I'm using the cairolatex terminal in gnuplot to create some surface plots (pgfplots is failing the task because of its hunger for memory). As the number of plots increase, I would like to include the gnuplot compilation into my tex compilation to ensure the plots are up-to-date. I came across the gnuplottex package, which seems to handle the task, though it's slow.

I have a large, nested document. Tex root is thesis.tex where I include, amongst others, theory.tex. In theory.tex I have put


where gnuplot/cascade.texcontains the gnuplot code

    set samp 100;
    set iso 40;
    set xrange [0:1];
    set yrange [0:1];
    set zrange [0.8:2];
    unset key;
    unset colorbox;
    set hidden3d front;
    a = 1;
    set xyplane at a;
    f(x,y) = (x+y)/(2*sqrt(x*y));
    set xlabel "$\\tau_I$";
    set ylabel "$\\tau_D$";
    set zlabel "$\\zeta$";
    set output "figures/cascade.tex"
    splot f(x,y) with pm3d at b, f(x,y) with lines;
    unset output

The output of this setup is awesome. But whenever I change something in theory.tex, the entire gnuplottex routine recompiles. This takes quite some time, and is very annoying.

How come latexmk doesn't recognise that the gnuplot code hasn't changed and leave it? Could this dependency be specified, and in that case, how?

EDIT: gnuplottex is fairly slow on my system, although gnuplot is really quick. How can I avoid using gnuplottex, it's long compilation time and thus avoid having gnuplottex recompiling every time?

  • Because the gnuplot command is being executed by the gnuplottex package, latexmk doesn't control whether gnuplot is invoked. You can change things so that latexmk is in control of gnuplot by turning off -shell-escape and defining a custom dependency for latexmk to invoke gnuplot. Could you try this on your present document? (One would need a modification to gnuplottex to make this solution fully general.) – John Collins Apr 3 '13 at 15:37
  • I thought maybe latexmk would control whether or not gnuplottex would be invoked. But yeah, this could be a solution. I don't have the skills to make such a dependency though, could you please help me out? – Holene Apr 4 '13 at 6:47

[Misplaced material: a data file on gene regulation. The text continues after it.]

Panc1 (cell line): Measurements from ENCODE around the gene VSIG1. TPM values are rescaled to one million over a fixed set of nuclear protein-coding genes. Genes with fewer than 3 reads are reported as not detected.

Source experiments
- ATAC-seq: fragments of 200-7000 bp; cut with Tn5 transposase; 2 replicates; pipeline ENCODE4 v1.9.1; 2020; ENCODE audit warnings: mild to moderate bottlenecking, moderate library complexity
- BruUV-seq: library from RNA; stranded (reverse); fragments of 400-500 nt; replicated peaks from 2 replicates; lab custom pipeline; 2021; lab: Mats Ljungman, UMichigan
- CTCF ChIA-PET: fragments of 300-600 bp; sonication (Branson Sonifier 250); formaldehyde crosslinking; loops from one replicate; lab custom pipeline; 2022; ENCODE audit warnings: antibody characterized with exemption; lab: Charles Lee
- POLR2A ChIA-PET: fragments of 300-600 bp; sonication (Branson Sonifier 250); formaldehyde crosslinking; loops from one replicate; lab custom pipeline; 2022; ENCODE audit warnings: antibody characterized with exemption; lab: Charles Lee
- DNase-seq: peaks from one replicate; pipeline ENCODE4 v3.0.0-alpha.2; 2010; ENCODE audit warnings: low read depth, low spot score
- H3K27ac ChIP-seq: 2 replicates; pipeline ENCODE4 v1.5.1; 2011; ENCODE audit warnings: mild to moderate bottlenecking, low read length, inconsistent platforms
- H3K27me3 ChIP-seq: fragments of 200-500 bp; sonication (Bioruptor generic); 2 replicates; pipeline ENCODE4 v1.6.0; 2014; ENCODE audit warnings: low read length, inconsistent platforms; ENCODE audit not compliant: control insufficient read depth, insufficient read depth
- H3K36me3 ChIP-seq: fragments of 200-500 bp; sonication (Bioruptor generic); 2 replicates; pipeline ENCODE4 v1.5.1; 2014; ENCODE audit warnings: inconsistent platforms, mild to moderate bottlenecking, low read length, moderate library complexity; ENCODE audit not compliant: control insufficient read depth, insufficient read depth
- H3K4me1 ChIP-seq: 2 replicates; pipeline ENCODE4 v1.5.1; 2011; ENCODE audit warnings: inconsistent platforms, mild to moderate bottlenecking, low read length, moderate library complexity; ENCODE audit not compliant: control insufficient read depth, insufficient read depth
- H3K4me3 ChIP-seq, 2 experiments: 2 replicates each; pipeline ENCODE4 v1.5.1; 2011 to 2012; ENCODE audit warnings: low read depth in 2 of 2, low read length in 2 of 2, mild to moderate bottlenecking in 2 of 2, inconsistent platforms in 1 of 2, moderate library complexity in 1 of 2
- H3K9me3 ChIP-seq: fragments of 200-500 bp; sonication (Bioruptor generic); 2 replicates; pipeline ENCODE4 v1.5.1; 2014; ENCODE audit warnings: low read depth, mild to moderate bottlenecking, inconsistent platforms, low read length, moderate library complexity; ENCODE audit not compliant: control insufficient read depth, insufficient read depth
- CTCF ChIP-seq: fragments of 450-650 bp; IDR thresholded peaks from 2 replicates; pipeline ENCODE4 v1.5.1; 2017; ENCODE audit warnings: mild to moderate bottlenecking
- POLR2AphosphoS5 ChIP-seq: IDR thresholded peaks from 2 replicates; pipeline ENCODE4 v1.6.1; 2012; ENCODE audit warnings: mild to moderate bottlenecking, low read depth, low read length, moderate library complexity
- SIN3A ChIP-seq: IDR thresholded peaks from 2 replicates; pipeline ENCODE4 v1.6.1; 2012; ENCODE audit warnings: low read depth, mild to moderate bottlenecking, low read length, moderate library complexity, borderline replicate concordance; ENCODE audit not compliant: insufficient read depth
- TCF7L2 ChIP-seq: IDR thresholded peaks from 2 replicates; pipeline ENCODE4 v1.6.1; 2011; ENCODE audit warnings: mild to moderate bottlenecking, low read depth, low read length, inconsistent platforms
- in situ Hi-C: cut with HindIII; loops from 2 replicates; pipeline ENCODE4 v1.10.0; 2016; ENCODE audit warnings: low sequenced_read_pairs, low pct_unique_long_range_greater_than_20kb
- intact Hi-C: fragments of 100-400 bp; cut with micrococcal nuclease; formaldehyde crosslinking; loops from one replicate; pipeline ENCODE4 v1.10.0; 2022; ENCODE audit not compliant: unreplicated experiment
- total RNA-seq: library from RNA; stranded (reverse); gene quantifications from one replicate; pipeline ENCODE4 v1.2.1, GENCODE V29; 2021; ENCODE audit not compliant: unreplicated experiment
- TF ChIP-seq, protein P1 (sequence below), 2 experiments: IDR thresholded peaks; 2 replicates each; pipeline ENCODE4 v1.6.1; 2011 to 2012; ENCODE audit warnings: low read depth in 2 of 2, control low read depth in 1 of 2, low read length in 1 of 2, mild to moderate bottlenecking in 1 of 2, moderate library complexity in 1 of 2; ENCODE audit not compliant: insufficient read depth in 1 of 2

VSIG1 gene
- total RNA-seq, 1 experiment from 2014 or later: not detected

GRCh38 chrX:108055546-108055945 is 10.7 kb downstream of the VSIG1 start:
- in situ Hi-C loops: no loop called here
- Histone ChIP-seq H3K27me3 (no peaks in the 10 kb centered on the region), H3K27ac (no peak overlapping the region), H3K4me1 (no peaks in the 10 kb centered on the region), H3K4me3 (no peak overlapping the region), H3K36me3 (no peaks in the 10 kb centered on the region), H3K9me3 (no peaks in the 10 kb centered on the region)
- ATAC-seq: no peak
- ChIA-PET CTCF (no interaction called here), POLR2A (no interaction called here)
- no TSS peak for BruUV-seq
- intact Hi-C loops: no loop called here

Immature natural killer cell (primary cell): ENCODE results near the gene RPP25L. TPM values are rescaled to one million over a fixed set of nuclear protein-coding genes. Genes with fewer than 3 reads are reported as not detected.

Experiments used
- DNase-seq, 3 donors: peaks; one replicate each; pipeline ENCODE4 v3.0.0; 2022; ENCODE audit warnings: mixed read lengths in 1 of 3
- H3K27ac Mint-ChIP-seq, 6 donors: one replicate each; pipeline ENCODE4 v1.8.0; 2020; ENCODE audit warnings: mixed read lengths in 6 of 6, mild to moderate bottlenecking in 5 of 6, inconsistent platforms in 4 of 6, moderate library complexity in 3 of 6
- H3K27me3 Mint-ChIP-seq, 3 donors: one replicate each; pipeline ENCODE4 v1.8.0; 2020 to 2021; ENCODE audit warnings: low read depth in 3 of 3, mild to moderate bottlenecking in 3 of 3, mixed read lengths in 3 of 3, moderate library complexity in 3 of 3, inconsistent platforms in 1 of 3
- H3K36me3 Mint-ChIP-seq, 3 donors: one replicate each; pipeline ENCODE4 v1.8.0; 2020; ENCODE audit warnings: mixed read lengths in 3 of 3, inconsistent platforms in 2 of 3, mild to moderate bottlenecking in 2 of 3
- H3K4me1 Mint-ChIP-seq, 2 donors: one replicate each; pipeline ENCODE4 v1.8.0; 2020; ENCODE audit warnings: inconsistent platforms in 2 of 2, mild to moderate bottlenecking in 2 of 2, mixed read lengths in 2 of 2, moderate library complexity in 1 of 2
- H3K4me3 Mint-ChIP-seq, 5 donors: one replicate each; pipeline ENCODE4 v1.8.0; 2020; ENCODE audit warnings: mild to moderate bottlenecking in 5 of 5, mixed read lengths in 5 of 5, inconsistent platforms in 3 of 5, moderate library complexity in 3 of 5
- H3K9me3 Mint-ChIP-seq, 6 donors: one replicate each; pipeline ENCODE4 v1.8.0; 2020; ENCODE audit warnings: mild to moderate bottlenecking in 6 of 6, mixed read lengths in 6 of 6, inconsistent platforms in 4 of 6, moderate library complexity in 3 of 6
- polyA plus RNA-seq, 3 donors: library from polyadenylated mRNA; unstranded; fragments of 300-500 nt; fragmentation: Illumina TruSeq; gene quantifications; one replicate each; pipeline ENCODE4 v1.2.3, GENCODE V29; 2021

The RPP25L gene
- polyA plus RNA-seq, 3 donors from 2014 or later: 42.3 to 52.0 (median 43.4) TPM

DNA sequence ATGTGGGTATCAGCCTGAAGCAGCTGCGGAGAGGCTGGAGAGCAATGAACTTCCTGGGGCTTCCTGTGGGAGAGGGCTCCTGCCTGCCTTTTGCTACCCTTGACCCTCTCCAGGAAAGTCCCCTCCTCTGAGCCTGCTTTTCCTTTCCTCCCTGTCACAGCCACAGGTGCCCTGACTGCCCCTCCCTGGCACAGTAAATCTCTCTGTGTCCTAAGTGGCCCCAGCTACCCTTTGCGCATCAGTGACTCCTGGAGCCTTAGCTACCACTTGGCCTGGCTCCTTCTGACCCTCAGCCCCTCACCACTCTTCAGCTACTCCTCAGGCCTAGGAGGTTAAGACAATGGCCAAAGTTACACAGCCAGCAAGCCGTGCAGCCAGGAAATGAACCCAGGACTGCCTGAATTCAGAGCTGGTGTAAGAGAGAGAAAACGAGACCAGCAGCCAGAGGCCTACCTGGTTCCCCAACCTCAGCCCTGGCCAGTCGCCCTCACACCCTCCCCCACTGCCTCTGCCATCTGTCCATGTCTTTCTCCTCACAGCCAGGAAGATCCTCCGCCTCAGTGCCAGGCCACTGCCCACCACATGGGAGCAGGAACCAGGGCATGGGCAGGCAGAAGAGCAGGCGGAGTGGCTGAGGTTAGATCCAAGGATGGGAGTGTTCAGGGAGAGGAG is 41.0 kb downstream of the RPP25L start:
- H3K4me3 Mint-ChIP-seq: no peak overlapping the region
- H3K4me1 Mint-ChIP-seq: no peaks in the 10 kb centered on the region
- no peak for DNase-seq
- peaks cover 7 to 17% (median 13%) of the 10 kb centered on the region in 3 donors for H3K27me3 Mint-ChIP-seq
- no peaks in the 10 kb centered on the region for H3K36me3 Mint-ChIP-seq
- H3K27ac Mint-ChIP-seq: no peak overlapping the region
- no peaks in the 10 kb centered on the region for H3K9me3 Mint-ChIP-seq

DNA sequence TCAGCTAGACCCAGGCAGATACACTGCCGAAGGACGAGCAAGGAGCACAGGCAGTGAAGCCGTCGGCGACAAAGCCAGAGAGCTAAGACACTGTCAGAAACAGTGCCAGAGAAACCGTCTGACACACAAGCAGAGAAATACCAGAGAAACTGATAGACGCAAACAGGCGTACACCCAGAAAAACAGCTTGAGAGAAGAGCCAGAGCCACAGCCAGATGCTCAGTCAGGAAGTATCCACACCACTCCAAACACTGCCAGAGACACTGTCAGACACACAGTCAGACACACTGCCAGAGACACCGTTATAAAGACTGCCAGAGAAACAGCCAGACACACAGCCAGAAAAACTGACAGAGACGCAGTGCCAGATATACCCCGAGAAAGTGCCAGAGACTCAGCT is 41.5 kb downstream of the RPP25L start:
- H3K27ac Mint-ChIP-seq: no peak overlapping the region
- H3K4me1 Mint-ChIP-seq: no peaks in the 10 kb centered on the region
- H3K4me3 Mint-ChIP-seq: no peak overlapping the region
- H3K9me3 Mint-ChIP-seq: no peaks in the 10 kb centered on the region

• Come to think of it, what i really would like is to avoid using gnuplottex at all, and have latexmk invoke gnuplot when needed. Something like this maybe (though is doesn't work, of course): add_cus_dep('gnu','eps', 0, 'makegnu2eps'); sub makegnu2eps { system("gnuplot \"$_[0].gnu\"") ; } – Holene Apr 4 '13 at 7:26
  • What doesn't work about the custom dependency you tried? If you put your gnuplot code in a file with extension .gnu, e.g., figure.gnu, and have a corresponding \includegraphics{figure} in your LaTeX file, then it should work. This assumes you are using latex, not pdflatex, to compile your LaTeX file, since you are generating an .eps file. When you run latexmk, there will be a missing-file error the first time it uses latex; latexmk should detect that and use gnuplot. Then there should be a successful second use of latex. – John Collins Apr 4 '13 at 13:50
  • I made a mistake, it's actually working! I changed the dependency to yield: add_cus_dep('gnu','tex', 0, 'makegnu2tex'); sub makegnu2tex { system("gnuplot \"$_[0].gnu\"") ; }. The gnuplot code now outputs gnuplot/cascade.tex and my LaTeX file requests \include{gnuplot/cascade.tex}. The gnuplot code is compiled (as fast as you would expect gnuplot to compile, way faster than gnuplottex), the .eps and .tex files from cairolatex is produced, and everything is fine! – Holene Apr 5 '13 at 11:45

I have avoided using gnuplottex at all by adding the following custom dependency to .latexmkrc:

add_cus_dep('gnu','tex', 0, 'makegnu2tex');
    sub makegnu2tex {
    system("gnuplot \"$_[0].gnu\"") ;

My gnuplot file uses the cairolatex terminal (or any other terminal who produce a .tex file). My latex document contains \input{gnuplot_output.tex} which, because of the newly defined dependency, causes a system call to gnuplot upon tex compilation. The .gnu file and .tex files are now a normal dependency, and gnuplot will not recompile unless the time stamp is changed.

It's important to notice that the path specified in set output "path/gnuplot_output.tex" in the .gnu file is relative to the tex root file as long as the gnuplot system call is induced by latexmk.

  • Should one worry about a possible missing dependency between eps/pdf figure and the gnuplot file? Two files are generated by one command ($ gnuplot file.gnu -> file.tex & file.eps). – Hotschke Apr 5 '13 at 14:23
  • I don't know if a non-one-to-one dependency in general should be avoided, but unless your .eps/.pdf file somehow should update without its corresponding .gnu file being updated, it shouldn't pose a problem. – Holene Apr 6 '13 at 7:45

My current solution without using gnuplottex is a modification of one I found a while ago (How to include an SVG image in LaTeX) for the inclusion of SVGs (with an automatic call to Inkscape if necessary).

    {gnuplot #1#2.gp}%

I have my gnuplot files in a subfolder, e.g. img/ch01/foo.gp, and I like to have all temporary files in tmp/ and all temporary image files in tmp/img/ (since I use git to track my tex files, but do not want do track any derived files, i.e. the ones in tmp/). The gnuplot file can then be embedded in a document like this:


I call miktex-pdftex.exe from TeXworks with the -aux-directory=tmp and -shell-escape options for this to work. Addionally, the folder containing the gnuplot binary must be in the PATH variable or in my case set in the TeXworks settings (e.g. D:/gnuplot/bin).

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